Conservation and heritage assets

Listed buildings

Buildings of national architectural and historic interest are protected under the Planning (Listed Buildings and Conservation Areas) Act 1990.

Listed buildings are protected by law. It's a criminal offence to carry out works to a listed building without first obtaining consent from the council - even if you didn't know the building was listed. If you're in any doubt about whether proposed work requires Listed Building Consent, contact the council's conservation team by emailing heritageconservation@hillingdon.gov.uk or calling 01895 250230.

How do I find out if my property is listed?

Check the National Heritage List for England on the Historic England website.


Making changes to a listed building

Listed Building Consent (LBC) is required for the demolition of a listed building and for any alterations - internal or external - that would affect its special architectural or historic interest. It's also required for any building or feature fixed to a listed building or a pre-1948 structure within the grounds of the listed building at the time of listing, otherwise referred to as a curtilage listed building.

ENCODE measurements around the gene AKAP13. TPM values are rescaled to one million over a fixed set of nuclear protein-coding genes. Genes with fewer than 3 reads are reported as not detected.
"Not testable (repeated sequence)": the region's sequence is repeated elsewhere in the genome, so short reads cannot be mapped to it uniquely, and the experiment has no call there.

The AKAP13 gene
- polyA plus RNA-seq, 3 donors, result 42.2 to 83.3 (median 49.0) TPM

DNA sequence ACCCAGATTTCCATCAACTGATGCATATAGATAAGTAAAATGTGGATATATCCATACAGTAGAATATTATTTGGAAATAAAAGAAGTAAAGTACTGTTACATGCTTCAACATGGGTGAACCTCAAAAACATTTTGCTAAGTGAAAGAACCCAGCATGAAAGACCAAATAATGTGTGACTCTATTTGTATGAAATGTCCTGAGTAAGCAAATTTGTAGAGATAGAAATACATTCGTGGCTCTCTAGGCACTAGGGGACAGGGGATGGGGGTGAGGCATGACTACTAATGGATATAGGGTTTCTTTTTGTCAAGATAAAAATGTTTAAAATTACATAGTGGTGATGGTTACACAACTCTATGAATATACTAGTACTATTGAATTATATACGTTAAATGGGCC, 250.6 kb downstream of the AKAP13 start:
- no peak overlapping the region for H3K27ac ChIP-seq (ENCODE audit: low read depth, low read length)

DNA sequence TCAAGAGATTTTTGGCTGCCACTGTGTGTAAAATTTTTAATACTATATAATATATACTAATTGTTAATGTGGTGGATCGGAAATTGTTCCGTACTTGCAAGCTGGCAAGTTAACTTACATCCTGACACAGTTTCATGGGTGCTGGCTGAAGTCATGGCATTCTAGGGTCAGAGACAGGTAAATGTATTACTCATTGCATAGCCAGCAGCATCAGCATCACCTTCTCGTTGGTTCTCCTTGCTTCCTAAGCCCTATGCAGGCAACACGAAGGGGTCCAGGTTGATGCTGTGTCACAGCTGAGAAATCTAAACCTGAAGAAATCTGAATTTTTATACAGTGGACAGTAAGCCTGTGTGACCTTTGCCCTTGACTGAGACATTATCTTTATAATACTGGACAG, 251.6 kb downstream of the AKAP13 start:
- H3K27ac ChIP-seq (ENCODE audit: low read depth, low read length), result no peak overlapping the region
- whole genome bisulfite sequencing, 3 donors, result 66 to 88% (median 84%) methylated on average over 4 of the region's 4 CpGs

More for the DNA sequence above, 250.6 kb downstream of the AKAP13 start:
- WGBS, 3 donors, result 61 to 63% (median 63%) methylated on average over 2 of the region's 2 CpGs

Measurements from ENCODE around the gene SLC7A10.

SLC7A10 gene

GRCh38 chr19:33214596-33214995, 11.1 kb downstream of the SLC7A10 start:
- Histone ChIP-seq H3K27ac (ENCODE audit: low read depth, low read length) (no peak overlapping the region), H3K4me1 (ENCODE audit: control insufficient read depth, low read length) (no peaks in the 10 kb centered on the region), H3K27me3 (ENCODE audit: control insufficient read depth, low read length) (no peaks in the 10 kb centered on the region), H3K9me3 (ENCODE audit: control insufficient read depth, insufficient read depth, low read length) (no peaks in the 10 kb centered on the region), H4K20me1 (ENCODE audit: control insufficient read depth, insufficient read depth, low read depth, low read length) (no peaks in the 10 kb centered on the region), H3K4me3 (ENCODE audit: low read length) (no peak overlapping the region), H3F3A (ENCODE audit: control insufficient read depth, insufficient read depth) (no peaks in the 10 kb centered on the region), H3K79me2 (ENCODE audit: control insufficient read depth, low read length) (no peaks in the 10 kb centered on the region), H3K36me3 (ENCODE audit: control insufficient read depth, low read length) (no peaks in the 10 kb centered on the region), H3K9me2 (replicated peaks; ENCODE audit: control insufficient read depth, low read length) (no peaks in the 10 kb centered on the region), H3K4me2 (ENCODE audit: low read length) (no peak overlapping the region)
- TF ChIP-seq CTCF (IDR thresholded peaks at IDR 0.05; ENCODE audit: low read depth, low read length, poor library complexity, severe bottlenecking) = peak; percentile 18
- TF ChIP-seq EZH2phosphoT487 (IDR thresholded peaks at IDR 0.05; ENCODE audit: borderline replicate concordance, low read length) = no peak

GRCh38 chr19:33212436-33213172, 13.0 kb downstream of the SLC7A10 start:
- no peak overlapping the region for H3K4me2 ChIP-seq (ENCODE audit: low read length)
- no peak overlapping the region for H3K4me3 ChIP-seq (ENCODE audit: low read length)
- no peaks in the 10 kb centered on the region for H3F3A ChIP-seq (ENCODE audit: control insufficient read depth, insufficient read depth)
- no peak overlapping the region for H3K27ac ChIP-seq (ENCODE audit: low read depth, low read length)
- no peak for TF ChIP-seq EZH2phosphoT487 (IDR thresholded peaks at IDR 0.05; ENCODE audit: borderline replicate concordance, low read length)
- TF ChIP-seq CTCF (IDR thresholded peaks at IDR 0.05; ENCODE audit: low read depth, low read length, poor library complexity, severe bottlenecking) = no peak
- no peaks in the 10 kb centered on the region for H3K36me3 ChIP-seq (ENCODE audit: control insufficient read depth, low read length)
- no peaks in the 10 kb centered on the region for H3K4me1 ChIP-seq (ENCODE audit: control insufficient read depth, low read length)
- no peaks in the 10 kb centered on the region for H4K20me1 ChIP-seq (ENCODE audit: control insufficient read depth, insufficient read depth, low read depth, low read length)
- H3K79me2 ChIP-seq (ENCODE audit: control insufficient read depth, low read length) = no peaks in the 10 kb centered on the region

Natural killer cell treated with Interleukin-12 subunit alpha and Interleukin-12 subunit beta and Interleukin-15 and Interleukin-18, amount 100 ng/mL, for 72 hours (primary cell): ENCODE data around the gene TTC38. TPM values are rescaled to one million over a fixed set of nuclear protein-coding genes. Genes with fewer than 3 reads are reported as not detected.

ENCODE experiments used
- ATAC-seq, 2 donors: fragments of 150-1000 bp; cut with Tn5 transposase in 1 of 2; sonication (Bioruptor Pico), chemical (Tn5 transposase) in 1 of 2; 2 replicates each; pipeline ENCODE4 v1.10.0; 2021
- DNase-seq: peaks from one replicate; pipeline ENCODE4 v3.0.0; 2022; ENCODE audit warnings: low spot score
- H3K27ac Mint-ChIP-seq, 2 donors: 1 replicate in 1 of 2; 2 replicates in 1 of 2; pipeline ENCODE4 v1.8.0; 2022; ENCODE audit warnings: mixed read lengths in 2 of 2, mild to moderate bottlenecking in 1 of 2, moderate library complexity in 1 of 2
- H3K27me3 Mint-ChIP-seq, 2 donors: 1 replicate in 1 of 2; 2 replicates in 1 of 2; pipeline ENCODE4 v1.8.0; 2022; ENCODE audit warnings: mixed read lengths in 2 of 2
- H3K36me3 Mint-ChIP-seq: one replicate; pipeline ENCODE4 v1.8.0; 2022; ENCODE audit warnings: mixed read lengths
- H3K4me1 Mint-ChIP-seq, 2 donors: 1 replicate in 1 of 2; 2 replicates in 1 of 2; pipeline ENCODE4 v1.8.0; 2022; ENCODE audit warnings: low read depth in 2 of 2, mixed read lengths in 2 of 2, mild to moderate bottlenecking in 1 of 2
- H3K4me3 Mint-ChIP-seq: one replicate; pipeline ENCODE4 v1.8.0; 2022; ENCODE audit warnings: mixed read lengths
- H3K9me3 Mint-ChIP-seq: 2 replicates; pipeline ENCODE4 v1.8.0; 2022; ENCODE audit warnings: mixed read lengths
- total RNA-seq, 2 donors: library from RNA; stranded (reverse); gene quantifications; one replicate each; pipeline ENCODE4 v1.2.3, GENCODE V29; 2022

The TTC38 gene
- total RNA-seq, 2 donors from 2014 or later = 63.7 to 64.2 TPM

Apply for Listed Building Consent

There's no fee required for this application.

As the Local Planning Authority, we would determine whether or not works require Listed Building Consent. Some works may be considered as repairs. If you're considering any alterations or repairs to your listed building and would like some general advice, please contact the conservation team on heritageconservation@hillingdon.gov.uk.

Note: Works permitted under the The Town and Country Planning GPDO 1995 (as amended) may still require Listed Building Consent if the building is listed.

Further information about making changes to your property can be found on the Historic England website.


Applying for listing

Anyone can recommend a building or site for listing, you can apply directly at Historic England.


Heritage at risk

The Heritage at Risk Register is managed by Historic England. For further information, visit the heritage at risk section of its website.

Page last updated: 16 Dec 2020